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Short term vs. long term disability insurance – how do the two policies differ?

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Short-term disability policies provide benefits that represent a portion of your monthly income over a short time period after your sick leave credits run out. Generally, these payments are made over nine to fifty two weeks or a year.

Long-term policies provide benefits that are equivalent to a portion of your monthly income after you have run out of sick leave credits and short-term disability coverage. Depending on the policy, long-term coverage may be for a number of years, say two or five years or until you reach a certain age like sixty five.

Many companies provide disability insurance coverage to their workers. If your company does not offer either short-term or long-term disability coverage, you can purchase an individual policy from insurance companies or from agents.

Overview of the short-term disability insurance policy

This policy replaces some of the income of an individual over a period of time, usually a year or less, when he cannot continue working or only does so on part-time basis as a result of a disability.

  • Benefit - In this policy, the benefit is based on an individual's pay rate during the time of disability - this can range between sixty to one hundred percent. For example, if an individual's pay rate is $4,000 monthly, and the short-term policy offers seventy percent benefit, the individual will get $2800 when he suffers from a disability.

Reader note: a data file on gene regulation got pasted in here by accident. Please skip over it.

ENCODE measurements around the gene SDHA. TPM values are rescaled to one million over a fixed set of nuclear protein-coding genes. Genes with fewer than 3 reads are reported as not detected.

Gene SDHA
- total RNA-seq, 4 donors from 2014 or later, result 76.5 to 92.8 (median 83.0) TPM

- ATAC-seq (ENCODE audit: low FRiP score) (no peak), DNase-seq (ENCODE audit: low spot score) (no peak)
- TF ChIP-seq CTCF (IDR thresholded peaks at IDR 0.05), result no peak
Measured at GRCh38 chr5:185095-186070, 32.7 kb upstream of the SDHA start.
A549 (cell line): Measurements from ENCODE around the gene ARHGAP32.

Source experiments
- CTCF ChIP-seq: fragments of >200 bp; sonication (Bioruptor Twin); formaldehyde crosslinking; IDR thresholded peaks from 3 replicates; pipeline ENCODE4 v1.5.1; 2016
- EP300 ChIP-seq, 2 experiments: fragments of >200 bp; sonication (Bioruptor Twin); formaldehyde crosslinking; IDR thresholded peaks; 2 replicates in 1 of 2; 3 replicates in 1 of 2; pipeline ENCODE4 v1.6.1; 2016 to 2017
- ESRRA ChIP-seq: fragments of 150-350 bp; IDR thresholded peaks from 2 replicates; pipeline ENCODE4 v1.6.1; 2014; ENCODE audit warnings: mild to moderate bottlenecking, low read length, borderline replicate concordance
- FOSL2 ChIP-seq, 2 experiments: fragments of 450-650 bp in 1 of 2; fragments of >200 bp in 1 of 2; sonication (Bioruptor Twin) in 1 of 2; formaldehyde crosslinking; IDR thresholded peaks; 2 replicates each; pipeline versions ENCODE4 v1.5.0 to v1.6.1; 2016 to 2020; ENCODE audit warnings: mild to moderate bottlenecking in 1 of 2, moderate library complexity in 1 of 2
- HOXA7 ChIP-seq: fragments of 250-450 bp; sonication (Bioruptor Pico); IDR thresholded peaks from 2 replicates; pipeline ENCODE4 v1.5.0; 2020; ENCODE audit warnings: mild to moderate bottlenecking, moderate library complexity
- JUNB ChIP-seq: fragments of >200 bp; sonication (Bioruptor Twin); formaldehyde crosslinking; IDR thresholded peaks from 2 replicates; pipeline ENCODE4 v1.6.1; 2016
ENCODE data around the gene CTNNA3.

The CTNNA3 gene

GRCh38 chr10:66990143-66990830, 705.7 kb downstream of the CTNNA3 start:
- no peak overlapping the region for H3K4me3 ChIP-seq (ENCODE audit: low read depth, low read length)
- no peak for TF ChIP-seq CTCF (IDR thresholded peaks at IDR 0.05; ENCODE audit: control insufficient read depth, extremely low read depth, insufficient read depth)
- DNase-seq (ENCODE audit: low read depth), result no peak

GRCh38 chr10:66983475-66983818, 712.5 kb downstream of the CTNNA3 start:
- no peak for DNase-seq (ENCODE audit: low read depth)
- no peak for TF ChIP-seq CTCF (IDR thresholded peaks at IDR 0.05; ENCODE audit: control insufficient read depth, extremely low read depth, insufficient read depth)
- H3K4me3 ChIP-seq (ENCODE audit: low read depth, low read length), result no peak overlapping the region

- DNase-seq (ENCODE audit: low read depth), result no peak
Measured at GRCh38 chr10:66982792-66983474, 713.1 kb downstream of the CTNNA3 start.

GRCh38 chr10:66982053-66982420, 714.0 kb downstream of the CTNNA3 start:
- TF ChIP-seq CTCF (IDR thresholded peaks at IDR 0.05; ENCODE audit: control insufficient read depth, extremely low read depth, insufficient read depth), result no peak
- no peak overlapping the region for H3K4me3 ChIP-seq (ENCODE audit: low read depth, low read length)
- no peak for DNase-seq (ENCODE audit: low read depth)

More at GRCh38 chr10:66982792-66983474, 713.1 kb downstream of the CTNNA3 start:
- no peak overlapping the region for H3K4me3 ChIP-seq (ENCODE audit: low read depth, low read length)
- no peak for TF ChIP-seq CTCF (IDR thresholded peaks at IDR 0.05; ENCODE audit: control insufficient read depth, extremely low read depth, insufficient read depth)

• Who pays for the policy - Many companies offer short-term coverage to their workers. In some cases, the company shoulders the cost of coverage, in other instances, the worker pays for coverage. Premium payments are usually based on salary, hence, those who earn more will pay more. There are employers who offer self-insured coverage - here, any benefits are paid out directly from the company's own funds.

  • Claims - Typically, an insurance company handles the approval and payout of claims. Good documentation of the medical condition is a standard requirement. It would be wise for the worker seeking a claim to work closely with his physician so that all the necessary papers are submitted on time. It is common for insurance companies and employers to seek second opinion on an individual's claim for disability benefits.